When I first joined Microsoft IT, I was intrigued by the concept of offering security assessment as an optional service to the business. I was even more surprised to see how enthusiastically the business had embraced the concept. You see, like many security professionals, I came from an organization where information security was widely perceived as obstructionists and a tax to the business.
I would later discover that offering IT security assessment services to internal business is a constant balancing act, whose success hinges on the ability of IT to demonstrate and deliver real value to the business, while helping the enterprise reduce risks and improve its overall posture. Today, I will explore some of the issues you can expect to face when offering security assessment services to internal customers.
Striking the right balance between securing information assets and business objectives should be at the core of the service and drive the engagement and delivery model. This balance is all the more important here at Microsoft, where a culture of innovation and entrepreneurship often creates healthy frictions between the development community and information security. The former driven by customer demands for more features and deployment flexibility, the latter bent on enforcing security policies and closing holes. These frictions often lead to creative solutions and expose new case scenarios. A clear benefit, only if the interaction between the business and IT is orchestrated properly through a set of services that recognize the needs of both parties and can provide meaningful feedback.
The key in addressing this problem is to provide services that capture, address and drive the focus on security throughout the System Development Life Cycle. These services should include design consultation, pre and post deployment reviews, and operational assessment and compliance. Other offerings should be aligned with key business processes such as procurement, fulfillment, supply chain management, etc.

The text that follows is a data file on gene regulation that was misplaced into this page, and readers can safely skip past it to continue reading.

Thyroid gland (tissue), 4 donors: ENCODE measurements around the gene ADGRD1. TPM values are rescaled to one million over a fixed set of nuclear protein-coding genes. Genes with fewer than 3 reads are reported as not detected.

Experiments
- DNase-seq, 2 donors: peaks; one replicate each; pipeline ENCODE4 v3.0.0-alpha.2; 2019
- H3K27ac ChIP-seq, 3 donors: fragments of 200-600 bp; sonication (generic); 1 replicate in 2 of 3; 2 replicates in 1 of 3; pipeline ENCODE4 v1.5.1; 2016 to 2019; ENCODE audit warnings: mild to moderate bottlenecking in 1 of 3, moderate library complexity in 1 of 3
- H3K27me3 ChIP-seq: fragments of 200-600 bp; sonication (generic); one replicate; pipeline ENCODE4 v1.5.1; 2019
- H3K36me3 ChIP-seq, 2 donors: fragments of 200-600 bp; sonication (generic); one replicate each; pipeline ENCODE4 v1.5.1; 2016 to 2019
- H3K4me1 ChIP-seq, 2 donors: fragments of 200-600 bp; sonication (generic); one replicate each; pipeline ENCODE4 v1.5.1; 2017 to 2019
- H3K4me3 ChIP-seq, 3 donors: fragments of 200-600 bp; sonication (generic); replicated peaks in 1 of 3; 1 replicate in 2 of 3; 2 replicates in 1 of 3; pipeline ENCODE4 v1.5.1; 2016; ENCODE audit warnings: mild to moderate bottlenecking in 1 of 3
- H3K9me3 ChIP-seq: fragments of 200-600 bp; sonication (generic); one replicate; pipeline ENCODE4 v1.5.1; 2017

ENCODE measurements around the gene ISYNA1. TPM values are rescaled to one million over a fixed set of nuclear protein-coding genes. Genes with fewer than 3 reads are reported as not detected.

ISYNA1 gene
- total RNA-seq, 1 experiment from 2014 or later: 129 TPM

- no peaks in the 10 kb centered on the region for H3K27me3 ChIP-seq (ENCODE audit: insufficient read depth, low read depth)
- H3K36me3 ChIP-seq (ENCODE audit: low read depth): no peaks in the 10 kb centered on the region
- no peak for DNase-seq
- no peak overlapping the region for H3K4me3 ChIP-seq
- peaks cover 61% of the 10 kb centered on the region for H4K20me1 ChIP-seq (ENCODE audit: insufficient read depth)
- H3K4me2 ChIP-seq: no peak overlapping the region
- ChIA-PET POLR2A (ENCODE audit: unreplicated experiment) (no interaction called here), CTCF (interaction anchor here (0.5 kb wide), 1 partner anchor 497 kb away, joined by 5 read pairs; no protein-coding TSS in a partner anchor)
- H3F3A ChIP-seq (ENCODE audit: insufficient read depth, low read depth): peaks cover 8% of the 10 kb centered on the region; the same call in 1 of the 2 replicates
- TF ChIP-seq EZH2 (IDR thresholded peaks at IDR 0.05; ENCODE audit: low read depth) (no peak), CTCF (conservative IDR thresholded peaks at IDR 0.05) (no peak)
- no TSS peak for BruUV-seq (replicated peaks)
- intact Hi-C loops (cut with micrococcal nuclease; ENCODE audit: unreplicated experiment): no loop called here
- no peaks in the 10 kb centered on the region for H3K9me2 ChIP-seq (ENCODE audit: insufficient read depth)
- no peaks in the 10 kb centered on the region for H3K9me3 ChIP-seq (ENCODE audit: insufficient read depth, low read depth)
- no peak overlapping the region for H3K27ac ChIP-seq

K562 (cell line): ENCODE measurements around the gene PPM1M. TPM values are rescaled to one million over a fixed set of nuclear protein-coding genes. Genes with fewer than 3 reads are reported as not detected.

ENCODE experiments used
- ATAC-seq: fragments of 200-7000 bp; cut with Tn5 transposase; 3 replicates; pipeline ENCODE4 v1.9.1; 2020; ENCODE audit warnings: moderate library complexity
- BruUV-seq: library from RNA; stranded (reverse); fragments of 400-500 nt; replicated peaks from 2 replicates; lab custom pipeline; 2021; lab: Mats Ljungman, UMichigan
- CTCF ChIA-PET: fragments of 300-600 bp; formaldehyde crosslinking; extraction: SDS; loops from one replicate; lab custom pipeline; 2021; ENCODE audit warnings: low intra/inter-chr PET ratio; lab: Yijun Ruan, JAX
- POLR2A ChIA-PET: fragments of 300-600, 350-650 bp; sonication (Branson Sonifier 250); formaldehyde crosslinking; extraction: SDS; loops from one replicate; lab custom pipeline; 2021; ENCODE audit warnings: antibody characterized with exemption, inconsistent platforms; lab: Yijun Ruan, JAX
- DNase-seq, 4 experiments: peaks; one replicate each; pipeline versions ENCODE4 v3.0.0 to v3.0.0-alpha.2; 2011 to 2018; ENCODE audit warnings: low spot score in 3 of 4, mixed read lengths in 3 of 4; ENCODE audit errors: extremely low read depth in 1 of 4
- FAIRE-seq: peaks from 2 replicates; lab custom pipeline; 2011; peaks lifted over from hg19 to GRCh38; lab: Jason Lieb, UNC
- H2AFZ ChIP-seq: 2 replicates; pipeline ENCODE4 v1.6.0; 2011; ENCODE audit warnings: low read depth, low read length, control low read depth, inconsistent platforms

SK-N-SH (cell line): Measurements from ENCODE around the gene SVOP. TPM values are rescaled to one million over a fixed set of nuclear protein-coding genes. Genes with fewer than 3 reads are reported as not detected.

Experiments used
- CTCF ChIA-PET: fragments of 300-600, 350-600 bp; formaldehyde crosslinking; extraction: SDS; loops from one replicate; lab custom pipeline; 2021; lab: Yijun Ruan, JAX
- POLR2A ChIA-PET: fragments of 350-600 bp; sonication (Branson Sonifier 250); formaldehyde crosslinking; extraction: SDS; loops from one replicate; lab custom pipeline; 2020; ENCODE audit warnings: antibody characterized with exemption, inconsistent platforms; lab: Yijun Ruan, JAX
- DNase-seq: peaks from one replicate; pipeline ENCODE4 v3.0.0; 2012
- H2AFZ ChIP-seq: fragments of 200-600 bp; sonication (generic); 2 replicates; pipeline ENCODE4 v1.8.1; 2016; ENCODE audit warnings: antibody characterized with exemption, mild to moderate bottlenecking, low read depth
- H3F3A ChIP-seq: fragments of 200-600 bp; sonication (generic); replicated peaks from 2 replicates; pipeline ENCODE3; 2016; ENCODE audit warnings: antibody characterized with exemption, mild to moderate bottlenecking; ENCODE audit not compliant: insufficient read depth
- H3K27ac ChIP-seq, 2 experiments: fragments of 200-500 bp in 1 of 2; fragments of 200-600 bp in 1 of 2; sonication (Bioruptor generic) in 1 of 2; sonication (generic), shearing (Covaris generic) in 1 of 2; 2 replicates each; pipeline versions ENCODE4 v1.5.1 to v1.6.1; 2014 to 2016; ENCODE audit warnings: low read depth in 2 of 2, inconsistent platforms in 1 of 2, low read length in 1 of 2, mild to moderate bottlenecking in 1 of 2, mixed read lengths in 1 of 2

Security service should also be able to strike a balance between servicing the specific security needs of individual business unit versus those of the larger enterprise. For example, a client might want to remove antivirus software from its servers to improve application performance or refuse to migrate from a legacy and unsupported application. While these requests might have legitimate business justifications, they run counter to what it takes to secure the enterprise. Another manifestation of this problem can be during the process of prioritizing risks and allocating remediation resources.
Essential to the ability to deliver security as a service is to ensure that the organization has established security policies and a risk framework that provides a consistent way to manage risks (i.e. identify, assess, measure, prioritize) across the enterprise.
Senior Program Manager
ACE Team – Infrastructure Security
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